Perceiving Reality: Consciousness, Intentionality, and Cognition in Buddhist Philosophy

Oxford University Press (2012)

Abstract

What turns the continuous flow of experience into perceptually distinct objects? Can our verbal descriptions unambiguously capture what it is like to see, hear, or feel? How might we reason about the testimony that perception alone discloses? Christian Coseru proposes a rigorous and highly original way to answer these questions by developing a framework for understanding perception as a mode of apprehension that is intentionally constituted, pragmatically oriented, and causally effective. By engaging with recent discussions in phenomenology and analytic philosophy of mind, but also by drawing on the work of Husserl and Merleau-Ponty, Coseru offers a sustained argument that Buddhist philosophers, in particular those who follow the tradition of inquiry initiated by Dign?ga and Dharmak?rti, have much to offer when it comes to explaining why epistemological disputes about the evidential role of perceptual experience cannot satisfactorily be resolved without taking into account the structure of our cognitive awareness. Perceiving Reality examines the function of perception and its relation to attention, language, and discursive thought, and provides new ways of conceptualizing the Buddhist defense of the reflexivity thesis of consciousness-namely, that each cognitive event is to be understood as involving a pre-reflective implicit awareness of its own occurrence. Coseru advances an innovative approach to Buddhist philosophy of mind in the form of phenomenological naturalism, and moves beyond comparative approaches to philosophy by emphasizing the continuity of concerns between Buddhist and Western philosophical accounts of the nature of perceptual content and the character of perceptual consciousness.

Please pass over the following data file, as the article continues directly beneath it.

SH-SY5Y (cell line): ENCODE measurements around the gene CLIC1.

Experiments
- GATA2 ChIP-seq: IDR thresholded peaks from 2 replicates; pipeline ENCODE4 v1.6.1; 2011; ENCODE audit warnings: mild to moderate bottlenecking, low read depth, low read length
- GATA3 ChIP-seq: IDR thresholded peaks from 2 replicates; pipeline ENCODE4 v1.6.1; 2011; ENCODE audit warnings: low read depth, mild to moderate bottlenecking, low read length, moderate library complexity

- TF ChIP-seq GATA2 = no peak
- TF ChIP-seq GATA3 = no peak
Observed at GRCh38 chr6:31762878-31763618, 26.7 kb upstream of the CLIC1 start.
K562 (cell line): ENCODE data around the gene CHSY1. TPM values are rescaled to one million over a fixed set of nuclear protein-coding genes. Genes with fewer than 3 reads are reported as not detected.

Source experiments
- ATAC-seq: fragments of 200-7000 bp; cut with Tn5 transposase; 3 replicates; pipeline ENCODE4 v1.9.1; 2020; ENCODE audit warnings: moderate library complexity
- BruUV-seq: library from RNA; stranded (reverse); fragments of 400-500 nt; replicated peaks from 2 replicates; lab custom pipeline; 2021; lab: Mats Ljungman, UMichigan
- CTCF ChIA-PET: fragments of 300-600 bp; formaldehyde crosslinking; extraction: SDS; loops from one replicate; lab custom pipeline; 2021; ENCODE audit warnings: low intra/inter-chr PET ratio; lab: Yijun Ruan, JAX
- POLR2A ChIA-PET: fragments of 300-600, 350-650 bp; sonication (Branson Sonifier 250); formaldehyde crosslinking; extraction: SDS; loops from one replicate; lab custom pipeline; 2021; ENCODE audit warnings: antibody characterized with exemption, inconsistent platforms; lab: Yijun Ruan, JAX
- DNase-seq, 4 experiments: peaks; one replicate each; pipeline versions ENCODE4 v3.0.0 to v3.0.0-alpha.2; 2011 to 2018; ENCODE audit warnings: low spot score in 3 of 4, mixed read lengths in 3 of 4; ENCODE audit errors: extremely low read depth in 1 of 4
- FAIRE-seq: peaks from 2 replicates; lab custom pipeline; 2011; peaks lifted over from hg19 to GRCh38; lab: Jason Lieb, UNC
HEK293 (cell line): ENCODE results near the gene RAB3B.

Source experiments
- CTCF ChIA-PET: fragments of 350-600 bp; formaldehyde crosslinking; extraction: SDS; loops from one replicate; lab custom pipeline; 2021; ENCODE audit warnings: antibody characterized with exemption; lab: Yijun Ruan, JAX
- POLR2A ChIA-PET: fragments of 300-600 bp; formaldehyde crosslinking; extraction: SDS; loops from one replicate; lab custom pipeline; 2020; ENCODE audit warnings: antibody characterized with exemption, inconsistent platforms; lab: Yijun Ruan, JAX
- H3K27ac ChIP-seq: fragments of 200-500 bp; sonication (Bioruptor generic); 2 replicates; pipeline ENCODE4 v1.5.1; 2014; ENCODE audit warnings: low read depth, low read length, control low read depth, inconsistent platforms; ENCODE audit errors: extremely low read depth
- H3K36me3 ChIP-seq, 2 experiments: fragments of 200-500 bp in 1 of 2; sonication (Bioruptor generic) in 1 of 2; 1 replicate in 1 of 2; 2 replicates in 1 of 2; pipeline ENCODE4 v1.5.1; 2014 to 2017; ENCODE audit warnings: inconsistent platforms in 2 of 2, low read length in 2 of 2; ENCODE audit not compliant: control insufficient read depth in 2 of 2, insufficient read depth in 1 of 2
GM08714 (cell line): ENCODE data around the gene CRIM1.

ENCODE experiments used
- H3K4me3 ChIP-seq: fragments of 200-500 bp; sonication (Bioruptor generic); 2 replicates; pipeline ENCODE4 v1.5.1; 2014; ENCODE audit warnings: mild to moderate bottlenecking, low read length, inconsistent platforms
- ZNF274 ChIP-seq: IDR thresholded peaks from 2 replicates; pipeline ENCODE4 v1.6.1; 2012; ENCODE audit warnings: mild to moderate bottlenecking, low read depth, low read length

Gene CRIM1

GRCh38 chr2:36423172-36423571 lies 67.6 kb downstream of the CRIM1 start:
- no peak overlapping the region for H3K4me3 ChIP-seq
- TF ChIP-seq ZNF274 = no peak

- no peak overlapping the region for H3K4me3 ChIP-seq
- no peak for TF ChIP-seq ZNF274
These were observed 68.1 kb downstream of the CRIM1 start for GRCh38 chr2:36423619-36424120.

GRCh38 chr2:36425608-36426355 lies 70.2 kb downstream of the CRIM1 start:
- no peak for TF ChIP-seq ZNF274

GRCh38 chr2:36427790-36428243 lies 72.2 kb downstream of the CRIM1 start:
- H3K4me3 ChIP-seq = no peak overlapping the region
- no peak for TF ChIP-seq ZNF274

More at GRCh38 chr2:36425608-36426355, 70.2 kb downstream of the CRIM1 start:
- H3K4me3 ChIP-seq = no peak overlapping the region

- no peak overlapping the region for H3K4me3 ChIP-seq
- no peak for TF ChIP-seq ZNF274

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Author's Profile

Christian Coseru
College of Charleston

Chapters

Naturalizing Buddhist Epistemology

This chapter examines the main presuppositions that are implicit in any scholarly endeavour concerned with the analysis and interpretation of non-Western philosophical traditions: the method and style of argumentation, the theoretical intuitions that inform our argumentative strategies, an... see more

In Defense of Epistemological Optimism

This chapter offers a justification for taking Śāntarakṣita and Kamalaśīla as representative figures of the Buddhist epistemological project, and raises certain questions about methodology in the study of Non-Western philosophical traditions. One of the key issues addressed is whether ther... see more

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Citations of this work

Buddhist Idealism.Bronwyn Finnigan - 2017 - In Tyron Goldschmidt & Kenneth Pearce (eds.), Idealism: New Essays in Metaphysics. Oxford University Press. pp. 178-199.
Mental Time Travel and Attention.Jonardon Ganeri - 2017 - Australasian Philosophical Review 1 (4):353-373.
Buddhism and Animal Ethics.Bronwyn Finnigan - 2017 - Philosophy Compass 12 (7):1-12.

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